An occupational tax certificate is commonly referred to as a business license.
Quintas said Townley intends to continue using the office building for the administration of several businesses he owns and manages.
Quintas spelled out the conditions that staff had originally recommended for approval of the rezone, which would have limited the amount of office space to what is currently used by Townley and would have prohibited him from leasing the museum for special events.
|Original Conditions In Black, Planning Commission In Red,|
Proposal By Staff In Blue
(Click to Enlarge)
He then presented the changes to two conditions approved by the Planning Commission at its meeting on Sept. 17.
The Planning Commission, which recommended 7-2 that the rezone be approved, removed the restrictions on use of the office for business purposes and the prohibition of use of the museum as an events venue.
Quintas then presented a version of the two conditions passed by the Planning Commission that met with staff approval.
The staff said Townley should be required to provide a list of all businesses presently using the office space and that future use of the building should be limited to those businesses and uses associated with the operation of the museum.
Quintas said staff wanted to require Townley to submit a concept plan subject to approval showing compliance with parking requirements for the entirety of the office building.
In addition, the staff wanted to modify the condition approved by the Planning Commission allowing events to require that “Any temporary events shall be subject to review and approval by the Director of Planning and Code Enforcement.”
Carter, in the presentation that followed Quintas’, focused on renovations that Townley had made to the buildings on the property after he purchased it from the University and on the collections of signs, automobiles, and farm equipment now stored in those buildings.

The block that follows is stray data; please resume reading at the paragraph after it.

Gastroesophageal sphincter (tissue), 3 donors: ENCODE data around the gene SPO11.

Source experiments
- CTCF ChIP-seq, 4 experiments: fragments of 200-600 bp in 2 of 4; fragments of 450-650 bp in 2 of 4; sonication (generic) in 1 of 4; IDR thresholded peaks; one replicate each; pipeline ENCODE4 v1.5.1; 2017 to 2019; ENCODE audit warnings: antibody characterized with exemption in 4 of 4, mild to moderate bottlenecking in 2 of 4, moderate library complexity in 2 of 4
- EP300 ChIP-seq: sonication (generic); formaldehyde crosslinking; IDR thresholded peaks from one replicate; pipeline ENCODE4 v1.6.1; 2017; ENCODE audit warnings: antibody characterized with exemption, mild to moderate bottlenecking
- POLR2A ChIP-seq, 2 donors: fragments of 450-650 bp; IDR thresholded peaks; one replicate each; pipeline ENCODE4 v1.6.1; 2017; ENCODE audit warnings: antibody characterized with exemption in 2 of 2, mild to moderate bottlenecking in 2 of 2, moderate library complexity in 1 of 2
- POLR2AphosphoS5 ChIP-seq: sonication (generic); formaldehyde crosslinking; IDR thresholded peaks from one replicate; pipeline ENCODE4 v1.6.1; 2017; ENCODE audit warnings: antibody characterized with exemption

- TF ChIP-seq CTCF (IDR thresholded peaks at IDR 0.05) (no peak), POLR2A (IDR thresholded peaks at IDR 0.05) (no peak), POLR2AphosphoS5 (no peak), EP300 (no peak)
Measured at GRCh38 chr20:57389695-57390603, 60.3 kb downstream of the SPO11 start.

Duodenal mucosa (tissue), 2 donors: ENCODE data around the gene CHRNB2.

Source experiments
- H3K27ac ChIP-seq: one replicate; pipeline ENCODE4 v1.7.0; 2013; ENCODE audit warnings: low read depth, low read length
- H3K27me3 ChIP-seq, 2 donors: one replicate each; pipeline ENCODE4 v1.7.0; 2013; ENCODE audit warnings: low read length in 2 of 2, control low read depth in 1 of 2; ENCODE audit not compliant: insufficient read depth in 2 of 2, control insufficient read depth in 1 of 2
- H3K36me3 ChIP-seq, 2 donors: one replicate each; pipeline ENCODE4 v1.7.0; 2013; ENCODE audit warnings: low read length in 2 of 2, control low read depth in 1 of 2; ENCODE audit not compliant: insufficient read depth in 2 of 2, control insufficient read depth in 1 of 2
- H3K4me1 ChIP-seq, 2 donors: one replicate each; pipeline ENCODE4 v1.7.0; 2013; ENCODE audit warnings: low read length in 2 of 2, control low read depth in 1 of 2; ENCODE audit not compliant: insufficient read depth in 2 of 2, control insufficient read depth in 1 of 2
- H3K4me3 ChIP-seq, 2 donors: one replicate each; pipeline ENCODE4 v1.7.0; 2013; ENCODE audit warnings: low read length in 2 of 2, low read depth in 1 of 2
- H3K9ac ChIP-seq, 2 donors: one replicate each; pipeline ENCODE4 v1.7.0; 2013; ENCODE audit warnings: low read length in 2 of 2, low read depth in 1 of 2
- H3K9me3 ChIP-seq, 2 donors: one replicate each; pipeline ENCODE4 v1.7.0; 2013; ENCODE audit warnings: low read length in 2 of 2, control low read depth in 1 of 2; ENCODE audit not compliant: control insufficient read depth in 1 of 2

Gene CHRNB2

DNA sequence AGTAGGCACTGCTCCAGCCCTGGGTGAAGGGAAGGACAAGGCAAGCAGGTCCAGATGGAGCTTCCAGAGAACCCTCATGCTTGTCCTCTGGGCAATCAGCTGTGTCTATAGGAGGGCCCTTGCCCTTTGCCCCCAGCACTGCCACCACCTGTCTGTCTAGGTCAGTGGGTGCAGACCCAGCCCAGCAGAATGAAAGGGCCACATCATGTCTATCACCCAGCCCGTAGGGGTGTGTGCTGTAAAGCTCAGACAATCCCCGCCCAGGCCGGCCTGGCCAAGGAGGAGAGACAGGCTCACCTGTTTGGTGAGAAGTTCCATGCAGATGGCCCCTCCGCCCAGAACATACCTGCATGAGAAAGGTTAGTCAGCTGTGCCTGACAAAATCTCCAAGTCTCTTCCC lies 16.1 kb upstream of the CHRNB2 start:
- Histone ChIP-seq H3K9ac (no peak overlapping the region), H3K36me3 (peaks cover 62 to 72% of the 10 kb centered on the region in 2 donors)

|From Carter's Presentation|
“Mr. Townley has been able to accumulate a lot of interesting items,” Carter said. “Very, very, very rare items. And he wants to open it up to the public. And he wants to give us an opportunity to take a look at it.”
“We’re not planning on opening this up every day to start with. It is going to be somewhat driven by how many people come,” Carter said. Groups will be able to attend the museum “by appointment only,” he said.
“A museum very typically has events,” Carter said. “We feel this goes hand-in-hand with what we are trying to do here.”
According to Carter, the museum “will enhance tourism and really showcase Oconee County. We feel like that is going to come not just regionally but we feel like nationwide.”
“We need to be able to lease the space,” Carter said. “I can tell you it is not going to be cheap to put an event on here because you have to have security. You can’t just say let’s have 100 people coming in here and they’re jumping on the cars or they’re scraping their belt buckles up next to the cars.”
Carter asked the Board to approve the conditions recommended by the Planning Commission.
Two people signed up to speak in favor of the proposal, but Carter did not save enough time for them to be able to do so.
As was the case at the Planning Commission, Stephanie Dawson, 1461 Snows Mill Road, and her father-in-law, Dan Dawson, 2680 Lane Creek Road, spoke in opposition to the Townley proposal.
“You can say this is a museum,” Stephanie Dawson said. “But what it boils down to is, it’s an events venue.”
She said the rezone should not be approved because of the noise, because of the increased traffic, because of the lack of adequate parking, and because of the threat of future commercial development.
She said a crosswalk that will be painted on Snows Mill Road to connect the two properties that will make up the museum will be unsafe given the speed of traffic on the road.
Why Not Sell?
Dan Dawson said that he and his family own four parcels of land surrounded by property owned by Townley. His son operates six chicken houses on three of those parcels, and his son and daughter-in-law live on the fourth.
“The first comment that usually comes when I’m talking to anybody in the county is ‘Why don’t you just sell to Mr. Townley?’” Dan Dawson said. “Well, I’m not in the real estate selling business. It took me a long time to accumulate that and I want to save it.”